Food safety is a design priority – PR News Blog

By Matt Hale, International Sales and Marketing Director, HRS Heat Exchangers

Modern food production systems have reduced the cost of food and made it more available, but general trends towards centralization of food supply also increase the possibility that food safety issues, such as contamination with pathogens or toxins, affect a large number of people.1. To prevent this, food producers implement strict systems such as Hazard Analysis and Critical Control Points (HACCP), but design and manufacturing standards for food processing equipment are also of importance. vital.

Kinds of pollution

Contamination of food and beverage products can lead to minor quality issues, serious health issues and even death. There are four main types of contamination that can affect food and beverage products: microbial, chemical, physical and allergenic.

Microbial contamination is caused by microorganisms such as bacteria, viruses, molds, fungi and toxins such as campylobacter, salmonella and E.coli, and microbial contamination is the most common source of food poisoning. Control measures include strict hygiene measures, ensuring the separation between raw and cooked ingredients, and the use of techniques to reduce the microbial load in the product, such as pasteurization or sterilization.

Chemical contamination often comes from poor control of the products used for cleaning and disinfection. If chemical residues remain on food preparation or contact surfaces, or if chemicals are used near food and beverage products, contamination may occur. Another source of chemical contamination can be the production of primary food ingredients such as the incorrect use of pesticides and drugs on farms.

As the name suggests, physical contamination is caused by foreign bodies and can include anything from stones and harmful bodies to plastic or metal objects. In food processing facilities, poorly maintained or poorly designed equipment can itself become a source of physical contamination in the form of things like peeling paint or loose screws. Physical contaminants can also carry harmful bacteria, increasing the overall risk of contamination.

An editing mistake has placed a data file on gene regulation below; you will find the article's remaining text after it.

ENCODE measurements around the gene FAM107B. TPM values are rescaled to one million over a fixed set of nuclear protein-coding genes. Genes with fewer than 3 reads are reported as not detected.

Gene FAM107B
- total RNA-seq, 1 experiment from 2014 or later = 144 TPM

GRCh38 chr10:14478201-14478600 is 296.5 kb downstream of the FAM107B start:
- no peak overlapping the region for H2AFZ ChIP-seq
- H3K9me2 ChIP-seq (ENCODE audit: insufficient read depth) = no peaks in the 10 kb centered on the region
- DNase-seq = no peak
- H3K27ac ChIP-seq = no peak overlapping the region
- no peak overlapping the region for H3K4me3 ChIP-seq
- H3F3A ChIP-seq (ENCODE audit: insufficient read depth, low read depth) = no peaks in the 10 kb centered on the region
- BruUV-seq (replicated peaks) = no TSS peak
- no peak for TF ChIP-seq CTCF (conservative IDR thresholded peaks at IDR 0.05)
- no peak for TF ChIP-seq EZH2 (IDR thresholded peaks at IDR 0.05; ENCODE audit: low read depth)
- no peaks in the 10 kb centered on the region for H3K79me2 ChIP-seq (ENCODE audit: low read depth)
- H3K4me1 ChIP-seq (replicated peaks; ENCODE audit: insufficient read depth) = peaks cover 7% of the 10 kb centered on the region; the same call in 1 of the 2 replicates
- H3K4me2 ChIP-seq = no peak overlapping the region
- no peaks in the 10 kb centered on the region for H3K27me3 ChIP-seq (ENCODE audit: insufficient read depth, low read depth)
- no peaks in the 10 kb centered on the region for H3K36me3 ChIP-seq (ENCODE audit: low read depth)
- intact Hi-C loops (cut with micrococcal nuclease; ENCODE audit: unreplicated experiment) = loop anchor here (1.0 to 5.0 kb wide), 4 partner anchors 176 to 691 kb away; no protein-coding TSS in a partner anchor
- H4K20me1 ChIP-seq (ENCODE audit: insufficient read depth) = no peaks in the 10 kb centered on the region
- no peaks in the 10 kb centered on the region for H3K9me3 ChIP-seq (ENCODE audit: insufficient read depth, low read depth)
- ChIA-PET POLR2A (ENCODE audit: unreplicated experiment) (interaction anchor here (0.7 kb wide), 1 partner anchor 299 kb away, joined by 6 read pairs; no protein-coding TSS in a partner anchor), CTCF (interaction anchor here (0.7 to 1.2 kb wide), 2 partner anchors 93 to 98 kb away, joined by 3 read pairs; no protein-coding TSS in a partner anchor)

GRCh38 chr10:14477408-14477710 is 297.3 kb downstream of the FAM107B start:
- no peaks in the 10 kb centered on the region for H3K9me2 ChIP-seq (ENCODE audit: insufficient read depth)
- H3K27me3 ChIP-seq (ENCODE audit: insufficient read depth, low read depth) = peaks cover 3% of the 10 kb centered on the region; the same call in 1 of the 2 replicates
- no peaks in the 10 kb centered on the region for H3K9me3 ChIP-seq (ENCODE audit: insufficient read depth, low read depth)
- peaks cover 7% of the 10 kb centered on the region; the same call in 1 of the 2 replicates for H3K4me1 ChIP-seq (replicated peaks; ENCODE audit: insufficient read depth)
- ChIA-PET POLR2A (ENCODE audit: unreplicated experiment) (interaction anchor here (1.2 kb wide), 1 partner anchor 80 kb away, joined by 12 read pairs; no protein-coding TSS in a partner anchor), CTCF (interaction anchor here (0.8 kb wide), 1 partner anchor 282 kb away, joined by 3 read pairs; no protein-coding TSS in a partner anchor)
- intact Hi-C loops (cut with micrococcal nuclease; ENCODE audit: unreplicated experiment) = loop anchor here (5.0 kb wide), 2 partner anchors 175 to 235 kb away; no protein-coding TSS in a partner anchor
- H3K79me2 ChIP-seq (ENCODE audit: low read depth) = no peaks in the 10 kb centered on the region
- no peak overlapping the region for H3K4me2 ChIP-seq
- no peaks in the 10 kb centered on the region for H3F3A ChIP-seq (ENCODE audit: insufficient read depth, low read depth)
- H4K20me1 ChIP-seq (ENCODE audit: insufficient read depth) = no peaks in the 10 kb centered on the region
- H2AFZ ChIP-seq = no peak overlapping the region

The final source of contamination is allergen contamination, which occurs when a food that causes an allergic reaction comes into contact with another food. There are 14 recognized allergens2including gluten, peanuts, eggs, mustard, soy, and fish, and the reactions caused can range from mild discomfort to life-threatening anaphylactic shock.

The importance of design

Food processing companies adopt a range of processes and procedures to prevent these forms of contamination from occurring. These measures may include cleaning and maintenance procedures, pest control, personal hygiene, protective clothing, dress codes, etc. Many of these procedures will have been implemented as a result of the Hazard Critical Control Point (HACCP) assessment of the facility and production. methods employed, but there is another equally important aspect to avoiding contamination that is not always highlighted: the design and construction of the food processing equipment itself.

The hygienic design of the equipment improves cleanability, reducing the risk of biological, physical and chemical contamination. In addition, equipment designed and constructed to meet hygienic principles is easier to maintain and reduces the risk of physical hazards.3.

Hygienic design principles encompass a range of different factors, including the choice of materials, surface finish and methods of construction, as well as the physical design of the product – for example avoiding lips, crevices and sharp corners where cleaning chemicals or product may accumulate or remain after cleaning. To facilitate cleaning under and around the equipment, it should be raised off the ground on feet or mounted in a frame (as is the case with HRS skid mounted systems).